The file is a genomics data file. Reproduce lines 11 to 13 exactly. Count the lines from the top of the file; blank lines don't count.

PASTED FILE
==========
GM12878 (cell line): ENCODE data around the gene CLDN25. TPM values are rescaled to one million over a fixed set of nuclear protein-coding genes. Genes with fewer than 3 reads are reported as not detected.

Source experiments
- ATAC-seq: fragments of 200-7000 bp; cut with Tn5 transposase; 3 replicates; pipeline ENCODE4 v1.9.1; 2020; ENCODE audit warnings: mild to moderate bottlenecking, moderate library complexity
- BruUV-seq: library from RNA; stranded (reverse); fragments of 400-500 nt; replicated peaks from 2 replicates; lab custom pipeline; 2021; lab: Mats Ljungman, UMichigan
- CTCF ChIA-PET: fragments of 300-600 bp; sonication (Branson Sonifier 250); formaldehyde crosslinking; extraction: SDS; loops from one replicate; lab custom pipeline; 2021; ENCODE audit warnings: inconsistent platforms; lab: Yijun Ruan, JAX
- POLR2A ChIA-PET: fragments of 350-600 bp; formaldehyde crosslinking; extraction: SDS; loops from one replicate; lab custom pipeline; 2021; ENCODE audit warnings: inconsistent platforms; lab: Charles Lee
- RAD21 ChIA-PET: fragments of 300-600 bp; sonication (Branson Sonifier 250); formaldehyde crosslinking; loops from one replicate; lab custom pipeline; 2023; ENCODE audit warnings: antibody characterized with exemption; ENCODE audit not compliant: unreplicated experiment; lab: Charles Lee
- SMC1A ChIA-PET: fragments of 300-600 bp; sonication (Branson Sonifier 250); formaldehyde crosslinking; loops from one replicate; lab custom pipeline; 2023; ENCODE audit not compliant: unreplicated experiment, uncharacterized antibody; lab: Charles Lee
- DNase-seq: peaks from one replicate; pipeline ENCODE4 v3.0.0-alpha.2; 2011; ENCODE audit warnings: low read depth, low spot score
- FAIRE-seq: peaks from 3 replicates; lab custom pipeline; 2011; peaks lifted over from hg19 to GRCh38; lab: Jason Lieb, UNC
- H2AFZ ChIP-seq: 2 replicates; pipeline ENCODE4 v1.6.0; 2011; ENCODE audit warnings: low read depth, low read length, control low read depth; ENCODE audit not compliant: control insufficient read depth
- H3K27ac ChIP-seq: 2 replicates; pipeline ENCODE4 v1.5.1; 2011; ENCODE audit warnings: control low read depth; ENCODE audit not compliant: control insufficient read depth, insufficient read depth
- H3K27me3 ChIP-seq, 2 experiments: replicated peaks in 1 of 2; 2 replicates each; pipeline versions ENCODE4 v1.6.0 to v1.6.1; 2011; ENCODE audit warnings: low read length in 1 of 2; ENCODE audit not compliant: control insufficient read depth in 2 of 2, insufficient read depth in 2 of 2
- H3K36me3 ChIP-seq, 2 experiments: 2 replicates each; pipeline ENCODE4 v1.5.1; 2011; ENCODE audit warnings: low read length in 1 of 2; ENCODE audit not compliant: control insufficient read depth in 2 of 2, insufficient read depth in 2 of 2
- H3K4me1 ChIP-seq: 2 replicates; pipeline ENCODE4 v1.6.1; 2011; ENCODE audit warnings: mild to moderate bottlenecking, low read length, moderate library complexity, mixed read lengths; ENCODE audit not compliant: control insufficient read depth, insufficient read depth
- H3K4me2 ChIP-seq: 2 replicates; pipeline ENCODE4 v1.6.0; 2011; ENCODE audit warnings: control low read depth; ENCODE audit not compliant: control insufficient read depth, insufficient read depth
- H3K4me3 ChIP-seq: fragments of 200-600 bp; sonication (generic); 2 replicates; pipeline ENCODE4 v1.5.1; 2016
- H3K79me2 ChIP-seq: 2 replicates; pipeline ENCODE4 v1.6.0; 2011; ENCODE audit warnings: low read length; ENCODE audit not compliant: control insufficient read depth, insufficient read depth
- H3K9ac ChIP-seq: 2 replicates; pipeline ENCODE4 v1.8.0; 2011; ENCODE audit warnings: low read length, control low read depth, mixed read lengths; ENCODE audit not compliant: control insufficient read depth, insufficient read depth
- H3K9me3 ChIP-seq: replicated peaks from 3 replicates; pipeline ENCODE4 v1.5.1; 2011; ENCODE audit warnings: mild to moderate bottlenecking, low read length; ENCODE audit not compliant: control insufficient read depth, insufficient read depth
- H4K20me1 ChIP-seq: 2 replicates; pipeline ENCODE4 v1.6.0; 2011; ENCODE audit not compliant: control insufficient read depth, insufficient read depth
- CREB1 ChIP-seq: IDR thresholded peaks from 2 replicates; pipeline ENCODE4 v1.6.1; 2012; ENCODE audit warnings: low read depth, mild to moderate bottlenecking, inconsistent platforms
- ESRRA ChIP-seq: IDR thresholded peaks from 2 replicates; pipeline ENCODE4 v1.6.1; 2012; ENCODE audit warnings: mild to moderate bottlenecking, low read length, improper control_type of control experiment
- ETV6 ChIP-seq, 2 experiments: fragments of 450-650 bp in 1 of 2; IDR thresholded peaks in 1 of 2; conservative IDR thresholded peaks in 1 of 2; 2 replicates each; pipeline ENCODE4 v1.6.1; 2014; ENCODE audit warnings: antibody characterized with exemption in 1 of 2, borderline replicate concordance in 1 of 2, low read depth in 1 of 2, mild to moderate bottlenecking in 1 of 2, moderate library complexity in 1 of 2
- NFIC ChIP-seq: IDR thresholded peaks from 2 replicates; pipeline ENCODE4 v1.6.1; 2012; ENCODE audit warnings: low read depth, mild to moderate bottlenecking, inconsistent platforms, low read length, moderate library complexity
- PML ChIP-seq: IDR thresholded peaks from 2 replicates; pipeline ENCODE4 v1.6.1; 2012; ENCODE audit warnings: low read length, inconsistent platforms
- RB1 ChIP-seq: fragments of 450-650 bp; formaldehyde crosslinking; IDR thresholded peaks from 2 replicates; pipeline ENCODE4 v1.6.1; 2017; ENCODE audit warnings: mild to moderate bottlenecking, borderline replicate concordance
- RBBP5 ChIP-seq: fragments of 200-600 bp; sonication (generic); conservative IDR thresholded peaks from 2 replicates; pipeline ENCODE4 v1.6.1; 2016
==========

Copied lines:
- H2AFZ ChIP-seq: 2 replicates; pipeline ENCODE4 v1.6.0; 2011; ENCODE audit warnings: low read depth, low read length, control low read depth; ENCODE audit not compliant: control insufficient read depth
- H3K27ac ChIP-seq: 2 replicates; pipeline ENCODE4 v1.5.1; 2011; ENCODE audit warnings: control low read depth; ENCODE audit not compliant: control insufficient read depth, insufficient read depth
- H3K27me3 ChIP-seq, 2 experiments: replicated peaks in 1 of 2; 2 replicates each; pipeline versions ENCODE4 v1.6.0 to v1.6.1; 2011; ENCODE audit warnings: low read length in 1 of 2; ENCODE audit not compliant: control insufficient read depth in 2 of 2, insufficient read depth in 2 of 2